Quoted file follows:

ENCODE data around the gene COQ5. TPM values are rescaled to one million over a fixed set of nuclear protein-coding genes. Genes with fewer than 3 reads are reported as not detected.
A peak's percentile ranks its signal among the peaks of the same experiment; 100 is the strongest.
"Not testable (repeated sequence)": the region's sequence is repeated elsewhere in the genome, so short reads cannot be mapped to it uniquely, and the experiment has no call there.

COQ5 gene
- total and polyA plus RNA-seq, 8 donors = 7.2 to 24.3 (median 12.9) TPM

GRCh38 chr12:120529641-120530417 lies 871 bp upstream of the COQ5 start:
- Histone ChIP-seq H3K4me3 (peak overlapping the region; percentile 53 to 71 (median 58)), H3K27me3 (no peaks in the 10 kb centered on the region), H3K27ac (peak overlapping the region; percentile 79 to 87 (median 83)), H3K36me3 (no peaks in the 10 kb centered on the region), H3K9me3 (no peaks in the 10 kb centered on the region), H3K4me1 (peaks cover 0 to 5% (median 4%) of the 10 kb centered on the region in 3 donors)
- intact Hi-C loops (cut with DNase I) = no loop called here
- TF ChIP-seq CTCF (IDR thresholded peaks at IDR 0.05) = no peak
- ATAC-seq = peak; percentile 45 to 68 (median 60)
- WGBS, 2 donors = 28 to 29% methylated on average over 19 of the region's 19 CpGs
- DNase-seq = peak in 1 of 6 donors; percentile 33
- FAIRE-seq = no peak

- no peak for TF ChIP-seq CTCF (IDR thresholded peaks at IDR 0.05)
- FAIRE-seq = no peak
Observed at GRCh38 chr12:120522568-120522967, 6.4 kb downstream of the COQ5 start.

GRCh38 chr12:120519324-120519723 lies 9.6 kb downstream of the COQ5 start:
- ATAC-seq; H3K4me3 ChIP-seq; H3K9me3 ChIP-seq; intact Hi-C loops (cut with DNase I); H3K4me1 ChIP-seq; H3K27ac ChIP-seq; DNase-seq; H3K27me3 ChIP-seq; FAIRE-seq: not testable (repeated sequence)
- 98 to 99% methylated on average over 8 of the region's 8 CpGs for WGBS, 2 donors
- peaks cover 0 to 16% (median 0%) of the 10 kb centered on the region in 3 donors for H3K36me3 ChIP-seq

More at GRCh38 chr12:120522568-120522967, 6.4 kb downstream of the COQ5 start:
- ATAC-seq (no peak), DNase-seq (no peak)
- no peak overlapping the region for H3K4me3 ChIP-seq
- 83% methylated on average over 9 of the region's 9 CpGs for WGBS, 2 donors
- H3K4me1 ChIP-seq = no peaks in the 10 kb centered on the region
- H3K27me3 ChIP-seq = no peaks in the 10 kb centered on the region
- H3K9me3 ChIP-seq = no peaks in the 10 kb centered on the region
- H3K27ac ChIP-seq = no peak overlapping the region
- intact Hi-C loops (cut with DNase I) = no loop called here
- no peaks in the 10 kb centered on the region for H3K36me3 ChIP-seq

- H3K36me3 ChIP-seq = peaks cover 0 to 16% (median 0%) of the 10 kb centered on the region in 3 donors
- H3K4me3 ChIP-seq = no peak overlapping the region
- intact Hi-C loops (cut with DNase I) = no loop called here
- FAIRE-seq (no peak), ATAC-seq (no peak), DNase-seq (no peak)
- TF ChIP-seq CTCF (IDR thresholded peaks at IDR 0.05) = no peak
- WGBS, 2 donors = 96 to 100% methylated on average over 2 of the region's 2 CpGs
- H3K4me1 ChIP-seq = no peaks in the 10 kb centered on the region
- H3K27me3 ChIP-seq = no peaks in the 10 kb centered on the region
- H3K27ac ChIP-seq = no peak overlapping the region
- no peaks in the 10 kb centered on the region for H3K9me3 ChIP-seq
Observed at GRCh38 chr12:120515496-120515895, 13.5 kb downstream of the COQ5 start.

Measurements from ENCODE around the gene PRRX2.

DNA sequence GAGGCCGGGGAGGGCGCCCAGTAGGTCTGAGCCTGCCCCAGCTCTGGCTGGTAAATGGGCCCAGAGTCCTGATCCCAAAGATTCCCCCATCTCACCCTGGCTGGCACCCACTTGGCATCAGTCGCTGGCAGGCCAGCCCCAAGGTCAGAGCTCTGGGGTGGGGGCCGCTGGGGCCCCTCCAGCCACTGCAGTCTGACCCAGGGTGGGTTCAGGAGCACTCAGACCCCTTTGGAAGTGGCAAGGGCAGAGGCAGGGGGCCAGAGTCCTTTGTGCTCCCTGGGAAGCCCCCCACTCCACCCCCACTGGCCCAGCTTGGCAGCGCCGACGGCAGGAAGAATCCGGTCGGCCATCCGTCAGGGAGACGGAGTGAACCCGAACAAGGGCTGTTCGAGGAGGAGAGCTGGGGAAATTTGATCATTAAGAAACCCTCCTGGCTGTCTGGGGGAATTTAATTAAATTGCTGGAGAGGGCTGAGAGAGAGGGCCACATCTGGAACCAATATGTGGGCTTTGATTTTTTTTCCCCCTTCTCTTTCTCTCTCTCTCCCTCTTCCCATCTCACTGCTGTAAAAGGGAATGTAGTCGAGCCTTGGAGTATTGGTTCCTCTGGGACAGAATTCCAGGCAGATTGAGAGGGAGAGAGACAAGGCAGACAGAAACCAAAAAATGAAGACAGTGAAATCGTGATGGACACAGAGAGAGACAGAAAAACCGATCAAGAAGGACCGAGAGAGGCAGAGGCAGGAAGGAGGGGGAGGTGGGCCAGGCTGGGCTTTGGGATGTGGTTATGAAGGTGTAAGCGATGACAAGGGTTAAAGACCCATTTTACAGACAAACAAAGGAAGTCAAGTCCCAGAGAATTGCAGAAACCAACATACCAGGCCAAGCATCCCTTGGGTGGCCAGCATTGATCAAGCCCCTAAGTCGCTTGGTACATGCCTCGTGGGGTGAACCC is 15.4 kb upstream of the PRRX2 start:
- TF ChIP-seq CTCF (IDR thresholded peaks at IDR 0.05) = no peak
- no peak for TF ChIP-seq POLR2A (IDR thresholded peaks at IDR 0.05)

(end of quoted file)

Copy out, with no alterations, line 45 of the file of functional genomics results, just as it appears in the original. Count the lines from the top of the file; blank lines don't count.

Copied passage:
- no peak for TF ChIP-seq POLR2A (IDR thresholded peaks at IDR 0.05)